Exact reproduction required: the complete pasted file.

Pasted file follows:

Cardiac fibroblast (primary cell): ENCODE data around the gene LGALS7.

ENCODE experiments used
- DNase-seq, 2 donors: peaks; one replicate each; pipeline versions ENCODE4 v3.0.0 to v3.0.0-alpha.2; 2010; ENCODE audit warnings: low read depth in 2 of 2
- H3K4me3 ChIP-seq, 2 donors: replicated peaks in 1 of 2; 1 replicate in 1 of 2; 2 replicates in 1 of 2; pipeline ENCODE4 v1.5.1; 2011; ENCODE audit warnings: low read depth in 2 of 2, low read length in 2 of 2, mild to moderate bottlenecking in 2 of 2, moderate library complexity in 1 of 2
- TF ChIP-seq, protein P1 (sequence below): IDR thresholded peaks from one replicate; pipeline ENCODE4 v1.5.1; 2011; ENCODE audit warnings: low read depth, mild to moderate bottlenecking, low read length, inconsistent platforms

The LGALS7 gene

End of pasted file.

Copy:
Cardiac fibroblast (primary cell): ENCODE data around the gene LGALS7.

ENCODE experiments used
- DNase-seq, 2 donors: peaks; one replicate each; pipeline versions ENCODE4 v3.0.0 to v3.0.0-alpha.2; 2010; ENCODE audit warnings: low read depth in 2 of 2
- H3K4me3 ChIP-seq, 2 donors: replicated peaks in 1 of 2; 1 replicate in 1 of 2; 2 replicates in 1 of 2; pipeline ENCODE4 v1.5.1; 2011; ENCODE audit warnings: low read depth in 2 of 2, low read length in 2 of 2, mild to moderate bottlenecking in 2 of 2, moderate library complexity in 1 of 2
- TF ChIP-seq, protein P1 (sequence below): IDR thresholded peaks from one replicate; pipeline ENCODE4 v1.5.1; 2011; ENCODE audit warnings: low read depth, mild to moderate bottlenecking, low read length, inconsistent platforms

The LGALS7 gene